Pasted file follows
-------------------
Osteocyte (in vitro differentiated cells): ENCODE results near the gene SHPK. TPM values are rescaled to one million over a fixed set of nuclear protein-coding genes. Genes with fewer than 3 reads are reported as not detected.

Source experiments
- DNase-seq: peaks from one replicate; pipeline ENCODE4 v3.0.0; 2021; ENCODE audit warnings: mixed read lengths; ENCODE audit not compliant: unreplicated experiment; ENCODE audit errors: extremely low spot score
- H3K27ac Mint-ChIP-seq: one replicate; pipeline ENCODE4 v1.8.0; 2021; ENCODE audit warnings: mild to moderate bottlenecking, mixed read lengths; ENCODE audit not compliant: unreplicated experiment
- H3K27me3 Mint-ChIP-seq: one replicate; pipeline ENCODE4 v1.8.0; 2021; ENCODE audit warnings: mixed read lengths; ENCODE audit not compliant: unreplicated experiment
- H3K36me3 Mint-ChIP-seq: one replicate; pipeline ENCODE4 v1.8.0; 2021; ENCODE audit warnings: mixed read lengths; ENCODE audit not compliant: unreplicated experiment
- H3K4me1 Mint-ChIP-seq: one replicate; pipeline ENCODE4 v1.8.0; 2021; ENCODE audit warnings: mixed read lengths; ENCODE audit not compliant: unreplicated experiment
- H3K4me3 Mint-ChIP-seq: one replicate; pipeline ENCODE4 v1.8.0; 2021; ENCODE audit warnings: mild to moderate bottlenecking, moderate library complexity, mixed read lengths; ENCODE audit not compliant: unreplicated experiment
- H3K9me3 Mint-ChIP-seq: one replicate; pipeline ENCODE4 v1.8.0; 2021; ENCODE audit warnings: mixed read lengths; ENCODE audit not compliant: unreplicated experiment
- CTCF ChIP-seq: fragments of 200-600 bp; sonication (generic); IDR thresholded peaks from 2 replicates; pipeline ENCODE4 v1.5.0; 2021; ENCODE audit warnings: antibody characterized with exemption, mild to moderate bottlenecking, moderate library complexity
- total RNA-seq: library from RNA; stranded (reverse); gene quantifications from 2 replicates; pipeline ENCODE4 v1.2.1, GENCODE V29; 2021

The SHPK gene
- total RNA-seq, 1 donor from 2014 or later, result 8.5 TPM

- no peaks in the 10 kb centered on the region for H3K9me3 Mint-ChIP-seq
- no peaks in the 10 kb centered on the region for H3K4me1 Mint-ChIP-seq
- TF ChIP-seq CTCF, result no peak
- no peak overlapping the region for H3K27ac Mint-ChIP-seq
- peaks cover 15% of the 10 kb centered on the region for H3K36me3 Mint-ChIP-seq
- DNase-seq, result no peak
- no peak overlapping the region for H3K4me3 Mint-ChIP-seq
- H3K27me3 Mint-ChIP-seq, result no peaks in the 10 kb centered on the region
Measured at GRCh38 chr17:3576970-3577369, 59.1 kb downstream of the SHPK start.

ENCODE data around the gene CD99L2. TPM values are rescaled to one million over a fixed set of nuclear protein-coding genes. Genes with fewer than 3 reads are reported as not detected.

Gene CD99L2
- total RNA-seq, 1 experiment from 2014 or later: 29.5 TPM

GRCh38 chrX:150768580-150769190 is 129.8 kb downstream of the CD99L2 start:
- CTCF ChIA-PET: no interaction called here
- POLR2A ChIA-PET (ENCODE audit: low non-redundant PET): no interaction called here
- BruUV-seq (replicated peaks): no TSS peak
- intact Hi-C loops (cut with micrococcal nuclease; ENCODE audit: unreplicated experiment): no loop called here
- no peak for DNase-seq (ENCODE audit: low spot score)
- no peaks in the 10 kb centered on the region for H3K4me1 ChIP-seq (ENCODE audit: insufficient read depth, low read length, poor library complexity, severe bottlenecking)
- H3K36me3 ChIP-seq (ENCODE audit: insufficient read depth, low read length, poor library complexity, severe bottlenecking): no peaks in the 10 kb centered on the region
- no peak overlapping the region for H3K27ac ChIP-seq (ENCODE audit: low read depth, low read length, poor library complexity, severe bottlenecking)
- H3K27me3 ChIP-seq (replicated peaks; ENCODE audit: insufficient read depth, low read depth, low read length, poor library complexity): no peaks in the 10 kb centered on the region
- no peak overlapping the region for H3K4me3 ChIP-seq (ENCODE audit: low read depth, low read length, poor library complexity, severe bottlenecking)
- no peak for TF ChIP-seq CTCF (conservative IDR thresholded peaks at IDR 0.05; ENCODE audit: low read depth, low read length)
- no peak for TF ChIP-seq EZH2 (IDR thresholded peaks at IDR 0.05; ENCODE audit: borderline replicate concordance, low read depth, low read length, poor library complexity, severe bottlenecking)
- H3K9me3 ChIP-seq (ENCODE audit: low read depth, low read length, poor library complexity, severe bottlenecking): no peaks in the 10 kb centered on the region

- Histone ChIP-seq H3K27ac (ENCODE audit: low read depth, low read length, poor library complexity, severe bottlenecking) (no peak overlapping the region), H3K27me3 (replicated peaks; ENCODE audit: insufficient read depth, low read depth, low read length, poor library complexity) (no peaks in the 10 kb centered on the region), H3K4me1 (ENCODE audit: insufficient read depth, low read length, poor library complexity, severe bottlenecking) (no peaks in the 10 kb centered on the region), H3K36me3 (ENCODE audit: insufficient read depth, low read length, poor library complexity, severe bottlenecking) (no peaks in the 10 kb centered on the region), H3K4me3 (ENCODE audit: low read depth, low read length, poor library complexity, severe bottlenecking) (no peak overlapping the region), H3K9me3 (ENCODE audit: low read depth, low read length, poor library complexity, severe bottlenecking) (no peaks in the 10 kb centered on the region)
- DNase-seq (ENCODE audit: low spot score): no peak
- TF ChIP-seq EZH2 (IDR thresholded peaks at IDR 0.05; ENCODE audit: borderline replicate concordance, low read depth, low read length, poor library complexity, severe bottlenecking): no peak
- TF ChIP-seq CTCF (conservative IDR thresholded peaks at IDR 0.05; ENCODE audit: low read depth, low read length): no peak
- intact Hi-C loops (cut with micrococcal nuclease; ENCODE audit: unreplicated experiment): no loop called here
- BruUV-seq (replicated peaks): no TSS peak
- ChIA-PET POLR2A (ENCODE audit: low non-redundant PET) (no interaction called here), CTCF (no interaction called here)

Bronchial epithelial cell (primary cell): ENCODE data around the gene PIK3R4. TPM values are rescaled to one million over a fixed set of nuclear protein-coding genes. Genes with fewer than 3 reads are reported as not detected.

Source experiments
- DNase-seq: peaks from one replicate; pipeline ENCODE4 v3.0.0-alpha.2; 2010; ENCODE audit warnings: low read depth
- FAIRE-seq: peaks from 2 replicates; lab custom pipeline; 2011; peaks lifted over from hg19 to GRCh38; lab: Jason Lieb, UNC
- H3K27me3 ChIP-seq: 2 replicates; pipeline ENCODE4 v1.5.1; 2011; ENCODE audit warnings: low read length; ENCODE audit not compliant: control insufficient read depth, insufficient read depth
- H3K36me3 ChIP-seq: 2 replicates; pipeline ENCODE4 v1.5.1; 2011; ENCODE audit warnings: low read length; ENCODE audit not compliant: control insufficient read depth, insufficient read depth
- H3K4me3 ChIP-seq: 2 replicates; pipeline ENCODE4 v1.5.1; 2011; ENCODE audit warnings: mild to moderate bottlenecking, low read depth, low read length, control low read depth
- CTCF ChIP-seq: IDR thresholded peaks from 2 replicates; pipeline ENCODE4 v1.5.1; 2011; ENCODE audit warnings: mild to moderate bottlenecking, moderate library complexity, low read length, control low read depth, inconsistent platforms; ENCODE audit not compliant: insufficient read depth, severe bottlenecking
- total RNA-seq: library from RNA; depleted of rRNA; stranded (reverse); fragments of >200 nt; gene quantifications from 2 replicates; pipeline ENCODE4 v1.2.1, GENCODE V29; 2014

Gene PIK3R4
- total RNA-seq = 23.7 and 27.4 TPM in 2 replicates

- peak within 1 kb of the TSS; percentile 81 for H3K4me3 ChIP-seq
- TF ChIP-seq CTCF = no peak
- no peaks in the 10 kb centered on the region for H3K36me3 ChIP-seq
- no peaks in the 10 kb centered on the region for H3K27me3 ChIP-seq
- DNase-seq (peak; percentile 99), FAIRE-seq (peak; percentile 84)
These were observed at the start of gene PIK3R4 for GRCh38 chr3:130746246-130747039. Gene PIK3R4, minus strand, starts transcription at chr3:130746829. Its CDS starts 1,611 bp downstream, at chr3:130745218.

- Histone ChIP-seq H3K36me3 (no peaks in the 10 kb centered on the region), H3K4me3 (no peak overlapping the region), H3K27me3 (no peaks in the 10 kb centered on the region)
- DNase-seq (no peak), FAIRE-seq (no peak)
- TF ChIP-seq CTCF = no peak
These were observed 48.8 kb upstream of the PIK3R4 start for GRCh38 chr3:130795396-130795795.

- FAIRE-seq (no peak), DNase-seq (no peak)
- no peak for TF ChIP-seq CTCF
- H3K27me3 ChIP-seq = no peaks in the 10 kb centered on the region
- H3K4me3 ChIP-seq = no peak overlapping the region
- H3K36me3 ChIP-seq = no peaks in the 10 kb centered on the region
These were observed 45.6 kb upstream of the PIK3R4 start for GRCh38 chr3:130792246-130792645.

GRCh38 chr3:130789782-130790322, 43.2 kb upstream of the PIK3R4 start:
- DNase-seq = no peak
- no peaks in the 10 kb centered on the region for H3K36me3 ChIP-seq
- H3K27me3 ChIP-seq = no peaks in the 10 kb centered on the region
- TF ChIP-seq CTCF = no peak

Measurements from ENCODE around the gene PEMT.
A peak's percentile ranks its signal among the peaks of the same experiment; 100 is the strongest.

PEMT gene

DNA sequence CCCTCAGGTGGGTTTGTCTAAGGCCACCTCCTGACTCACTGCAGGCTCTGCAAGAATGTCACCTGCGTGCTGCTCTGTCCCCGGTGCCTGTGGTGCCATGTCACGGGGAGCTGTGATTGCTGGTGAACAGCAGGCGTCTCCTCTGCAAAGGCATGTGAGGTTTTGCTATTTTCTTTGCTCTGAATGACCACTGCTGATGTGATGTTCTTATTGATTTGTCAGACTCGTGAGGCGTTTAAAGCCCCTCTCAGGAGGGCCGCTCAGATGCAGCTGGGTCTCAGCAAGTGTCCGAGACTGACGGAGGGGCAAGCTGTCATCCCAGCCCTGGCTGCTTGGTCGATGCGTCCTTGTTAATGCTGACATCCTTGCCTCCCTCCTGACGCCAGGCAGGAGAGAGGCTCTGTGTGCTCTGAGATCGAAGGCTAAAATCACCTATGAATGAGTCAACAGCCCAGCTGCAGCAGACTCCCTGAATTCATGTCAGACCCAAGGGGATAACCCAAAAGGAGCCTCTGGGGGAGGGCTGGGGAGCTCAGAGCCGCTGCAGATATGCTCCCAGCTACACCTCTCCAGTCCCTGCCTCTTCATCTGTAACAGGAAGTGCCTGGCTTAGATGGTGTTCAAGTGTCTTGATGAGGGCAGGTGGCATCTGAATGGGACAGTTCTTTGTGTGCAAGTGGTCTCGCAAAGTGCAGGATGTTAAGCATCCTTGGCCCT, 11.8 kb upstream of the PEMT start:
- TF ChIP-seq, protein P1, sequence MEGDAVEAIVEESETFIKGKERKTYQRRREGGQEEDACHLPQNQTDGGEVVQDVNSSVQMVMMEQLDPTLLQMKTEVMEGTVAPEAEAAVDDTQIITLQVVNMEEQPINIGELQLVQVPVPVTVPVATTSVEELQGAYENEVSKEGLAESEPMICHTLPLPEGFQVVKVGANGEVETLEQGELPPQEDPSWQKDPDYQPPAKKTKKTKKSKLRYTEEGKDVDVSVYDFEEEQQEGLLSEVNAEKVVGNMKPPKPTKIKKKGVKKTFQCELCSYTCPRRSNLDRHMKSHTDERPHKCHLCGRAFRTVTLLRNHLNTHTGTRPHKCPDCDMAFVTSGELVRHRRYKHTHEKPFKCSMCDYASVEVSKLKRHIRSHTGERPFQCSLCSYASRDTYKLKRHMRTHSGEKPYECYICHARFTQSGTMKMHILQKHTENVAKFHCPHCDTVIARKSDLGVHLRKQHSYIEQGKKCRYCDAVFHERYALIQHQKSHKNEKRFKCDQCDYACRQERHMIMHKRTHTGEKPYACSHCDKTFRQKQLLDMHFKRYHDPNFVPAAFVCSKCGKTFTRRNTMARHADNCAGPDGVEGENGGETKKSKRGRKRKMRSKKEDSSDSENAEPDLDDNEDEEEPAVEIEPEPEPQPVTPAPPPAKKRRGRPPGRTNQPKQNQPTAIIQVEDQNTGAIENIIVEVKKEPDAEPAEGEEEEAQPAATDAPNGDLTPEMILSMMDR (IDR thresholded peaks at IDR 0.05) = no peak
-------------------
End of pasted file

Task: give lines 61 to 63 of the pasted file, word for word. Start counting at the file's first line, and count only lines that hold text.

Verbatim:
- no peaks in the 10 kb centered on the region for H3K27me3 ChIP-seq
- DNase-seq (peak; percentile 99), FAIRE-seq (peak; percentile 84)
These were observed at the start of gene PIK3R4 for GRCh38 chr3:130746246-130747039. Gene PIK3R4, minus strand, starts transcription at chr3:130746829. Its CDS starts 1,611 bp downstream, at chr3:130745218.